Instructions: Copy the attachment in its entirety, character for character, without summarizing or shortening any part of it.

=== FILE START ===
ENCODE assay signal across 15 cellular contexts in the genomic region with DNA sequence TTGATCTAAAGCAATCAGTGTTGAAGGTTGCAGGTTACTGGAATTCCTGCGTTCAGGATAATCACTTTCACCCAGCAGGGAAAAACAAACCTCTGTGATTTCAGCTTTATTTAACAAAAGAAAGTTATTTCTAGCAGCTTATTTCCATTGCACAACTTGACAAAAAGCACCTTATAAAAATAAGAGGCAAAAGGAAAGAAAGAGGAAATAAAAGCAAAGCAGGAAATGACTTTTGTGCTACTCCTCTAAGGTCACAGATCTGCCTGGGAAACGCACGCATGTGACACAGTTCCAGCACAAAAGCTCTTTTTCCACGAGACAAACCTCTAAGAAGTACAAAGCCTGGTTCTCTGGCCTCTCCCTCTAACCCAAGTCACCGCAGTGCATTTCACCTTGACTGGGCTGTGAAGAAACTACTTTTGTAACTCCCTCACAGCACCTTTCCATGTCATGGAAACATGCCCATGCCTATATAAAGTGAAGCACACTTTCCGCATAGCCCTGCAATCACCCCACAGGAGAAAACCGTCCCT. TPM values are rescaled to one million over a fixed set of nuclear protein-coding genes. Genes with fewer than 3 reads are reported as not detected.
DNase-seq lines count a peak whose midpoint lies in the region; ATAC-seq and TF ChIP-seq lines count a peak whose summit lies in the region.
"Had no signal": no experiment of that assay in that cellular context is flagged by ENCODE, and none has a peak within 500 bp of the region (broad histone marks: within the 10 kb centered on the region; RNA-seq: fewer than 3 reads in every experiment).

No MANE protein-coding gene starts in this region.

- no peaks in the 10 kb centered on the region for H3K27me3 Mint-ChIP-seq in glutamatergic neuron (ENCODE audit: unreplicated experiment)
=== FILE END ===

ENCODE assay signal across 15 cellular contexts in the genomic region with DNA sequence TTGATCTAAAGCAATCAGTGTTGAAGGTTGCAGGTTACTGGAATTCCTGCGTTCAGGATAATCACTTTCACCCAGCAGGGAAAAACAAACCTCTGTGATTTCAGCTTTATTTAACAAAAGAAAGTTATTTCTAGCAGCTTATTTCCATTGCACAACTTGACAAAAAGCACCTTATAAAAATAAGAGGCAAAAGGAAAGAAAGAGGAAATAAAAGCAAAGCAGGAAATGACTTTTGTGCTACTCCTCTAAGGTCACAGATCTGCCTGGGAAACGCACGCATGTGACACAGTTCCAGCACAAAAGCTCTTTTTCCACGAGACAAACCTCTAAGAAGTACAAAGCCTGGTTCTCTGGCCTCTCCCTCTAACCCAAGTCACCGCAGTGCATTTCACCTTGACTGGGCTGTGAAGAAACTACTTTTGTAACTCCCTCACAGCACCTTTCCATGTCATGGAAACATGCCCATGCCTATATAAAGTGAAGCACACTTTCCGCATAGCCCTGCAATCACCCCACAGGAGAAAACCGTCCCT. TPM values are rescaled to one million over a fixed set of nuclear protein-coding genes. Genes with fewer than 3 reads are reported as not detected.
DNase-seq lines count a peak whose midpoint lies in the region; ATAC-seq and TF ChIP-seq lines count a peak whose summit lies in the region.
"Had no signal": no experiment of that assay in that cellular context is flagged by ENCODE, and none has a peak within 500 bp of the region (broad histone marks: within the 10 kb centered on the region; RNA-seq: fewer than 3 reads in every experiment).

No MANE protein-coding gene starts in this region.

- no peaks in the 10 kb centered on the region for H3K27me3 Mint-ChIP-seq in glutamatergic neuron (ENCODE audit: unreplicated experiment)